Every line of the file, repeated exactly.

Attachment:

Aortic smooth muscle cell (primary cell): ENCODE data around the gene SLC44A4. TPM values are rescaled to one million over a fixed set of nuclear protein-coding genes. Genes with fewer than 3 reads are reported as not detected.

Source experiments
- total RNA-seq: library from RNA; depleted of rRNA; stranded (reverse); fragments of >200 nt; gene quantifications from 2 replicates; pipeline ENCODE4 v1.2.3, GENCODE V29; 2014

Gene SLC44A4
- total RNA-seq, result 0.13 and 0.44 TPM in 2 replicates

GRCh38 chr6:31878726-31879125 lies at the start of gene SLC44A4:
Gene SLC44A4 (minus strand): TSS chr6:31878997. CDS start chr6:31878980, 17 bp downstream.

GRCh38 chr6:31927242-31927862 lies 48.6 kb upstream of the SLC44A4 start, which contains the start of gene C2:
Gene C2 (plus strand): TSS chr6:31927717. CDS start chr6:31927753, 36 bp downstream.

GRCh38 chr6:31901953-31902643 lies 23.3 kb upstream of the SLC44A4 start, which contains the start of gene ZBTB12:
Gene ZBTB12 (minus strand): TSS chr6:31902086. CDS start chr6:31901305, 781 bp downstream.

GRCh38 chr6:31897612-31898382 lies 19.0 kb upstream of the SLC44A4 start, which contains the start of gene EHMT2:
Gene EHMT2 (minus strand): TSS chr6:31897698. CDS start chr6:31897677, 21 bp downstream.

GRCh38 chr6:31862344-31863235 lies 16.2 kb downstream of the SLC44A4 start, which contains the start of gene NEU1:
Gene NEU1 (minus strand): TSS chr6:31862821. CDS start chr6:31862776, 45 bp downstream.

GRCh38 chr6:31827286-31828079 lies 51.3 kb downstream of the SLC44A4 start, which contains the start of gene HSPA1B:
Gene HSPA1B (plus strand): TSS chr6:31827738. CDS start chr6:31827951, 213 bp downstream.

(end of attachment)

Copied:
Aortic smooth muscle cell (primary cell): ENCODE data around the gene SLC44A4. TPM values are rescaled to one million over a fixed set of nuclear protein-coding genes. Genes with fewer than 3 reads are reported as not detected.

Source experiments
- total RNA-seq: library from RNA; depleted of rRNA; stranded (reverse); fragments of >200 nt; gene quantifications from 2 replicates; pipeline ENCODE4 v1.2.3, GENCODE V29; 2014

Gene SLC44A4
- total RNA-seq, result 0.13 and 0.44 TPM in 2 replicates

GRCh38 chr6:31878726-31879125 lies at the start of gene SLC44A4:
Gene SLC44A4 (minus strand): TSS chr6:31878997. CDS start chr6:31878980, 17 bp downstream.

GRCh38 chr6:31927242-31927862 lies 48.6 kb upstream of the SLC44A4 start, which contains the start of gene C2:
Gene C2 (plus strand): TSS chr6:31927717. CDS start chr6:31927753, 36 bp downstream.

GRCh38 chr6:31901953-31902643 lies 23.3 kb upstream of the SLC44A4 start, which contains the start of gene ZBTB12:
Gene ZBTB12 (minus strand): TSS chr6:31902086. CDS start chr6:31901305, 781 bp downstream.

GRCh38 chr6:31897612-31898382 lies 19.0 kb upstream of the SLC44A4 start, which contains the start of gene EHMT2:
Gene EHMT2 (minus strand): TSS chr6:31897698. CDS start chr6:31897677, 21 bp downstream.

GRCh38 chr6:31862344-31863235 lies 16.2 kb downstream of the SLC44A4 start, which contains the start of gene NEU1:
Gene NEU1 (minus strand): TSS chr6:31862821. CDS start chr6:31862776, 45 bp downstream.

GRCh38 chr6:31827286-31828079 lies 51.3 kb downstream of the SLC44A4 start, which contains the start of gene HSPA1B:
Gene HSPA1B (plus strand): TSS chr6:31827738. CDS start chr6:31827951, 213 bp downstream.